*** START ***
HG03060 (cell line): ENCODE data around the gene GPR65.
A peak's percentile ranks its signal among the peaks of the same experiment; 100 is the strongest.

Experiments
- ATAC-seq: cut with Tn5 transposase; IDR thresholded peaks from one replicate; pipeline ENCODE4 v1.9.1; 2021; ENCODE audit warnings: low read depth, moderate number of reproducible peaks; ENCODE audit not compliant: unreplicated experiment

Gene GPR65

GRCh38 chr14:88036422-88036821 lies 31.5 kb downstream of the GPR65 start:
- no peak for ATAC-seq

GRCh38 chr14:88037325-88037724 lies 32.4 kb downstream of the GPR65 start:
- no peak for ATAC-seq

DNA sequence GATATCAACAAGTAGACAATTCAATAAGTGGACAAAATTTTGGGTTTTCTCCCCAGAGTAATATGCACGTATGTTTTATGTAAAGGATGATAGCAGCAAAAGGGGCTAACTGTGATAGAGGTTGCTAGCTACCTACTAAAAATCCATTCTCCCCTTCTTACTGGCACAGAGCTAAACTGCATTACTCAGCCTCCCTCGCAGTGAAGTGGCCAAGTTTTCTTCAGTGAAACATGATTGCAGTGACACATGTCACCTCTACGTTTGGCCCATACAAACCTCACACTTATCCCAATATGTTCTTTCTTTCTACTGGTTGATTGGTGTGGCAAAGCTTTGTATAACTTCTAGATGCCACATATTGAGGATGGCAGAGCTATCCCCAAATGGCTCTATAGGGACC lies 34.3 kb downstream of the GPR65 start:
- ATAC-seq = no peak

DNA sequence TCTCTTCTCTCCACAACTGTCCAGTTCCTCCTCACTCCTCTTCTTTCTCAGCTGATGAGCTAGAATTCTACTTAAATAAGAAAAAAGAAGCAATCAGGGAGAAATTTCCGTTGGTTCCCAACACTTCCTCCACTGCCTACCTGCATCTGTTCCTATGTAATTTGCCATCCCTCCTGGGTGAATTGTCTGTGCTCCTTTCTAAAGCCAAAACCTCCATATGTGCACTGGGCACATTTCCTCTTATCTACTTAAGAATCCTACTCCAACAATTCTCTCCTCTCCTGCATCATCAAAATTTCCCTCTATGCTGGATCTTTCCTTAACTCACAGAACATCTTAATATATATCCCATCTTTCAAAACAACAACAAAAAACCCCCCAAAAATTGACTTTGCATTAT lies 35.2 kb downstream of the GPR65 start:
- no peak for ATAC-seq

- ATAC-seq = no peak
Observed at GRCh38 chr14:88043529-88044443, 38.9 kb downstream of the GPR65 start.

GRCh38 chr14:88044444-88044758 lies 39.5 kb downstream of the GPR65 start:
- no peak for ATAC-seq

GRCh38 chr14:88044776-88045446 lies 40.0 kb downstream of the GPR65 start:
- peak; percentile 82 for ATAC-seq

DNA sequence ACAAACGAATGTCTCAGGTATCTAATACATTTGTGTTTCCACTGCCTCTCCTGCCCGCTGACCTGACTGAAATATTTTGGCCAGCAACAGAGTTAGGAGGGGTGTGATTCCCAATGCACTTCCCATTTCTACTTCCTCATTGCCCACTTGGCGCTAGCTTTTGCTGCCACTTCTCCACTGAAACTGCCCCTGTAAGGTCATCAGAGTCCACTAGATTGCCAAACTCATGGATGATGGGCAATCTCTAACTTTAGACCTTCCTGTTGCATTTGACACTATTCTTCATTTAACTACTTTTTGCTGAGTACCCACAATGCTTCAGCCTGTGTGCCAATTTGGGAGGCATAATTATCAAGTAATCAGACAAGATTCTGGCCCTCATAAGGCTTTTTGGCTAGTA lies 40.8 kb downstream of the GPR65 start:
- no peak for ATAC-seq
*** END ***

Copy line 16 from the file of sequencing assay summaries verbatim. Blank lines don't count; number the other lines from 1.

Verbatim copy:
GRCh38 chr14:88044444-88044758 lies 39.5 kb downstream of the GPR65 start: